PES 2020 review

The yearly arguement between FIFA and PES fans is about to reignite, leaving a few of us thinking…can we not appreciate both?

I’ve flirted with both games over the last 15 years. Pro Evo was on top, for sure, during the mid-2000s, whilst FIFA embraced the Xbox and PS3 consoles with surprising quality.

Both games are naturally pitted against each other every year, and both are considered kings by critics of all persuasions. Picking up PES 2020 – for my first spin on a PES game since those glory days back in the 2000s – and it’s clear Konami has upped its game in terms of in-depth game modes, game play and realism. Moreover if to take a look at eSports tournaments in 2020, more British punters prefer creating an account at a betting site not on Gamstop and with PES football matches.

The Master League is on another level. Cut scenes, real scanned-in managers to choose from like Jordi Cruyff and Deigo Maradona (hilariously managing Sheffield Blue and Whites), and hugely in-depth management of your team which includes information on how your team responds once a player is dropped/picked, how a new signing impacts the squad morale and the ability to focus training sessions to mould players into the position you require.

The gameplay, whilst feeling slightly sluggish, feels much more free. Knock the ball between your defensive line and you could easily zone out and think you were watching a Premier League game on Sky Sports. Off the ball, the pitch feels huge – you simply can’t just run after the opponents anymore. As the game goes on, tactics and formations change and evolve. Hell, even the lighting in the stadium changes depending on where the sun is shining.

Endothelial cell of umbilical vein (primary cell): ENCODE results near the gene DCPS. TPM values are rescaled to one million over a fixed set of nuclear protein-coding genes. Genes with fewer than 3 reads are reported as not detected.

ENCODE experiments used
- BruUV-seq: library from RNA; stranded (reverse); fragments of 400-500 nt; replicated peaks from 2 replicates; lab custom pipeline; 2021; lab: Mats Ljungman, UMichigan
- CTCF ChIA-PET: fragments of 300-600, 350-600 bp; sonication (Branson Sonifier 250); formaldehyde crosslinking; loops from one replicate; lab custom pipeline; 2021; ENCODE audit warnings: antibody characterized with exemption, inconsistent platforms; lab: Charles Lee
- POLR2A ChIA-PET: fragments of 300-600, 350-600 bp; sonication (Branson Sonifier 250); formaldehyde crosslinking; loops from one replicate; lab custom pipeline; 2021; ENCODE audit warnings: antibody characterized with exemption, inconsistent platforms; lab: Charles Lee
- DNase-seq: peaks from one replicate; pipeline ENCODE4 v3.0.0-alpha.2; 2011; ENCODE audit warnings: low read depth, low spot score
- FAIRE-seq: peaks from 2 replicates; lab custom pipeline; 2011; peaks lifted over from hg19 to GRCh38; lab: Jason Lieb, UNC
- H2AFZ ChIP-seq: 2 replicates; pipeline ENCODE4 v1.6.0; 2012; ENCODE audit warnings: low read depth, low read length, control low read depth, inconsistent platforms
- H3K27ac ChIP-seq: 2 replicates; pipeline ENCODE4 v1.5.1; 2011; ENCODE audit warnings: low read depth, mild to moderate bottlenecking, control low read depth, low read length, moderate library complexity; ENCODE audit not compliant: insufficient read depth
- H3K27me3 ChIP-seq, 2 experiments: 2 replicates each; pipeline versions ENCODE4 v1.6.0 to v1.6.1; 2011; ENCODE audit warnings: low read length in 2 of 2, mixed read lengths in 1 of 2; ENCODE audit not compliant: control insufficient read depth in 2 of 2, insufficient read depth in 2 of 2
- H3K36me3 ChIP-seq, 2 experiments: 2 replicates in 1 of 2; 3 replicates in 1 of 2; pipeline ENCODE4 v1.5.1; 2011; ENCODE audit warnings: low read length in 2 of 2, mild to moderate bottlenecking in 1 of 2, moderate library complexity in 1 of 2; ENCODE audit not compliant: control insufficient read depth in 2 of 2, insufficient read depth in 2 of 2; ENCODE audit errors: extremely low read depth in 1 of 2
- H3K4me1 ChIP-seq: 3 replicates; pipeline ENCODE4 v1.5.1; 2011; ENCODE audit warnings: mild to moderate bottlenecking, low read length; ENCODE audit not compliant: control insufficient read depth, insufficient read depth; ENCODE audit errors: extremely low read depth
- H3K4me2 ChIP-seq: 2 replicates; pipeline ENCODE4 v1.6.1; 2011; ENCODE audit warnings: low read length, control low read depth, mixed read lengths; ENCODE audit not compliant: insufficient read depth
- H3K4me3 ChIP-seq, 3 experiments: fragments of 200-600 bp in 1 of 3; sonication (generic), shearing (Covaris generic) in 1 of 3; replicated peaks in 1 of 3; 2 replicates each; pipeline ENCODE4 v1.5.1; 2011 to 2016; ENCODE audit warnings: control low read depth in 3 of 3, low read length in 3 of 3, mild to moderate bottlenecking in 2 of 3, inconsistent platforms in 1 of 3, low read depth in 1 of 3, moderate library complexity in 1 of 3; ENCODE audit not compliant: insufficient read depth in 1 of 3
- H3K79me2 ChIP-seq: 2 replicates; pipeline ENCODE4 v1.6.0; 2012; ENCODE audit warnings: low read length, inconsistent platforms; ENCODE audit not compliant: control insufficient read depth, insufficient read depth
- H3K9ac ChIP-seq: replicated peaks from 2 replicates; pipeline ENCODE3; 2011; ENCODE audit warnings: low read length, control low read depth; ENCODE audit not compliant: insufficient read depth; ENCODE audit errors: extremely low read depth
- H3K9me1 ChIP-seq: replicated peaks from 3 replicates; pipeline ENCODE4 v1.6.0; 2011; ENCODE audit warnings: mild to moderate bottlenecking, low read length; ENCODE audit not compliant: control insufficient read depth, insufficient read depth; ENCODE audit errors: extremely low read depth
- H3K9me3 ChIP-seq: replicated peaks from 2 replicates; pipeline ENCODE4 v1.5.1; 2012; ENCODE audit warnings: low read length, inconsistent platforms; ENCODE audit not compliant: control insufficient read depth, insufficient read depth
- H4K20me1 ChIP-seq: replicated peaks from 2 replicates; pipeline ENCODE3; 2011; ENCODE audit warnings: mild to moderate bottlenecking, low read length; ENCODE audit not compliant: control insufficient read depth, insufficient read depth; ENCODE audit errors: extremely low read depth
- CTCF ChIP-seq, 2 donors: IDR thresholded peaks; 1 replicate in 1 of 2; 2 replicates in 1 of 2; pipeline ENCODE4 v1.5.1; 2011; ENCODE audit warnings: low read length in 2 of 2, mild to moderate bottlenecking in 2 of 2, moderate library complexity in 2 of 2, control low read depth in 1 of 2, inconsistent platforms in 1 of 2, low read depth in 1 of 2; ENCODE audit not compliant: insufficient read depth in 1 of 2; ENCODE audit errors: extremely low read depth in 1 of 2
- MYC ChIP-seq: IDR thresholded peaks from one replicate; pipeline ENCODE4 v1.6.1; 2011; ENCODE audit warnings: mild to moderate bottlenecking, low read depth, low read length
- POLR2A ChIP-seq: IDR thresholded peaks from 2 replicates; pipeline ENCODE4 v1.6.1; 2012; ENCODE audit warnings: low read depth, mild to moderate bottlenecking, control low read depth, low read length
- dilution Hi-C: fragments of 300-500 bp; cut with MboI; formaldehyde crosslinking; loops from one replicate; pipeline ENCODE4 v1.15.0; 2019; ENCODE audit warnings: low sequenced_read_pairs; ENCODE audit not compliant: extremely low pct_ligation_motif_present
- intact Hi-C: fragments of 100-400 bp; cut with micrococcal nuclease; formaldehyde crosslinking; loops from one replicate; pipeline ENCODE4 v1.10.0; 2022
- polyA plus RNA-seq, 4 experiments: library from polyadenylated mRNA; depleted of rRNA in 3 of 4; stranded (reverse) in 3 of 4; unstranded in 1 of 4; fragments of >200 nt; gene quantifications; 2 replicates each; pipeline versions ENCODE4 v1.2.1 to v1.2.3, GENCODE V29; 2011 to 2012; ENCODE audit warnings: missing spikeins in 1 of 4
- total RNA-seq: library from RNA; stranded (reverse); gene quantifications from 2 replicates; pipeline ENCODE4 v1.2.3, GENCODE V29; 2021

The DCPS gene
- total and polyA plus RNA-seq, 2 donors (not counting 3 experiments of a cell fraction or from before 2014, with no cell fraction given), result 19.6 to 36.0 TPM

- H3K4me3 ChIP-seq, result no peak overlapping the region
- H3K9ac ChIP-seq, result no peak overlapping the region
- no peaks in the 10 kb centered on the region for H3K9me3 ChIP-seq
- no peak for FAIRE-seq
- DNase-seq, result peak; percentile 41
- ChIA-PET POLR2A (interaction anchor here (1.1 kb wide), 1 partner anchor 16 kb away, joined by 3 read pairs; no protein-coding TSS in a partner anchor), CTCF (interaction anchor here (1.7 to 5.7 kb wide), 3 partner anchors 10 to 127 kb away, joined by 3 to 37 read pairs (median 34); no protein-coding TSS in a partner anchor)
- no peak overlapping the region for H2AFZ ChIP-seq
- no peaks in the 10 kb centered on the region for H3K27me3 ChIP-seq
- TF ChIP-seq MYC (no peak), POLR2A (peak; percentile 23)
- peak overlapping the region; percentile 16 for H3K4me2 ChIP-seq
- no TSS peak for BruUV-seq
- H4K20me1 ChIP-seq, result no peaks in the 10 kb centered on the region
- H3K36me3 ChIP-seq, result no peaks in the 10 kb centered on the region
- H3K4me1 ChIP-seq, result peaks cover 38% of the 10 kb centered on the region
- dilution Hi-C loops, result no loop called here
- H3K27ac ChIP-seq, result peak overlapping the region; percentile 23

Those touches of realism really do make it an enjoyable play, if not yet a completely polished game. But we don’t play PES for that, do we? We play it for that random starting squad in Master League season 1, the eclectic soundtrack (Johnny Marr alongside European classical) and to have a laugh. One complaint – the likes of Castolo, Espinas and Miranda are absent. Old school PES players will know…

Elsewhere, myClub enters its sixth year as Konami’s take on FIFA Ultimate Team offering players the chance to can build a highly competitive online team without needing a huge wad of cash.

All in all, despite some moments during the game where the AI decides to forget its playing a game of footy, this is a thoroughly enjoyable game. Just one thing though, Goios is a decent striker, but for the love of god, please bring back Castolo for the PlayStation generation, will you?

PES 2020 is out now on PS4 and Xbox One.

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